Huan-Po knows it's about lunchtime when his colleagues start to circulate an online menu in their WeChat group at around 11 am. “We'll have our lunch delivered and find a meeting room to dine together,” he says. Huan-Po is an MBA student at Peking University and interns at a startup in Beijing. He enjoys the convenience of food delivery so much that he even gets food brought to his student dorm.
“You'll often see lots of deliverymen waiting outside of the dorm for the students to come down and pick up the food,” he says.
The O2O (online to offline) food delivery sector has been booming in China over the past year. Once an online order is placed through a mobile app, food from local restaurants can often be delivered within 30 minutes to an hour. The fast service at the press of a smartphone screen has encouraged more and more urbanites to use the various services.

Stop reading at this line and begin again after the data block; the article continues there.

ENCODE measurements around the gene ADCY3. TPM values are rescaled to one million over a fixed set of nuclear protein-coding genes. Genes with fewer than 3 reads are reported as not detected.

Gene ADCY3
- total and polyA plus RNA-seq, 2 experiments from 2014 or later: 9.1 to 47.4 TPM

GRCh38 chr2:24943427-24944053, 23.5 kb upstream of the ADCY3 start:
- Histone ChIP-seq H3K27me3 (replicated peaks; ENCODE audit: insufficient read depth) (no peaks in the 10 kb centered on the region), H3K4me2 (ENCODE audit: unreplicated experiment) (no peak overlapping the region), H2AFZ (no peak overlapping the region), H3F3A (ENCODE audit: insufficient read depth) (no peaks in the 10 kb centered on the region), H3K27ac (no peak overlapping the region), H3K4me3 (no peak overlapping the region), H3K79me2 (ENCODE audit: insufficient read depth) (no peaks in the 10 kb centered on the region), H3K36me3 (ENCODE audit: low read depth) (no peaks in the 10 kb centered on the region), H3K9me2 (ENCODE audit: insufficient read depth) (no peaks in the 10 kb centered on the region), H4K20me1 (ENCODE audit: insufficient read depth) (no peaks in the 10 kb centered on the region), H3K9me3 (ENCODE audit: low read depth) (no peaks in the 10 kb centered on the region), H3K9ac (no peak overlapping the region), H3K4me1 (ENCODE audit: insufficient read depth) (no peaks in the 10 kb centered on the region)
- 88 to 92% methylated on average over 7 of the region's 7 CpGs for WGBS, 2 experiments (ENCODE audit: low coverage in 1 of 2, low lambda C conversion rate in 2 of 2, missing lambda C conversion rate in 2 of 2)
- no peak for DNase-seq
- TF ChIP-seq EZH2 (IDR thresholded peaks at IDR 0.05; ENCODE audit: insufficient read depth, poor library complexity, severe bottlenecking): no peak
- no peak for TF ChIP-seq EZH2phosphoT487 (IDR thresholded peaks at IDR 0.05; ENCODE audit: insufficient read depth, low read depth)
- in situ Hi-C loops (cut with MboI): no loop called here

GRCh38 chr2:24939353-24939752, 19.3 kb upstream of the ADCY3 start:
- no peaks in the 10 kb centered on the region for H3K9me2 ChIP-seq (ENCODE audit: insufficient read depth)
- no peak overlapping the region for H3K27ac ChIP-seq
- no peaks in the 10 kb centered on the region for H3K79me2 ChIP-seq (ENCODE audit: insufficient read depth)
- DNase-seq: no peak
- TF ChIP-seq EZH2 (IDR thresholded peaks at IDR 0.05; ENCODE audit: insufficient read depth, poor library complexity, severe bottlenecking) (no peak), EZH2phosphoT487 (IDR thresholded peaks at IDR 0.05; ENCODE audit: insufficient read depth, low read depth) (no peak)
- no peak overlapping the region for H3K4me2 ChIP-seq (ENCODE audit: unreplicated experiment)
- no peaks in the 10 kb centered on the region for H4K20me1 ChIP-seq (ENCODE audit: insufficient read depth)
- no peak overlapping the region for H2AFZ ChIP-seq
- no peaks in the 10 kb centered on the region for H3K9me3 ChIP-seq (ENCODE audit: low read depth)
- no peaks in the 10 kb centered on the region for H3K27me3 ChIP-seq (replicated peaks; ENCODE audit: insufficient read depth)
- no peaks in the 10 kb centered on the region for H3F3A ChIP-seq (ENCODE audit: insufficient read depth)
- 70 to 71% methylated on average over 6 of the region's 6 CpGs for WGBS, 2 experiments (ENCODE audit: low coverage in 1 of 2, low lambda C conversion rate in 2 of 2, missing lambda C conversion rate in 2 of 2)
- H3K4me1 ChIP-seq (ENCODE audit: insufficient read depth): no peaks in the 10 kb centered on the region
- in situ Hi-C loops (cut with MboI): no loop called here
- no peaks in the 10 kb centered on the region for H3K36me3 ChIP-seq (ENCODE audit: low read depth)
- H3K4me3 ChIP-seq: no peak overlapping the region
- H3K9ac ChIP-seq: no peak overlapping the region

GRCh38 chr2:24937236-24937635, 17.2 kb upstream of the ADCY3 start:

The user base of online food delivery surged by 41.6% to 295 million users over the first half of 2017, said China Internet Network Information Center (CNNIC) in a report released in July. It’s worth noting that over 90% of the customers placed orders via a smartphone.
“As the industry matured and profitability becomes low, it is obvious for the platforms to explore horizontally in other relevant businesses,” said CNNIC in the report.
This article was originally published by Timmy Shen on September 27, 2017 via TechNode.
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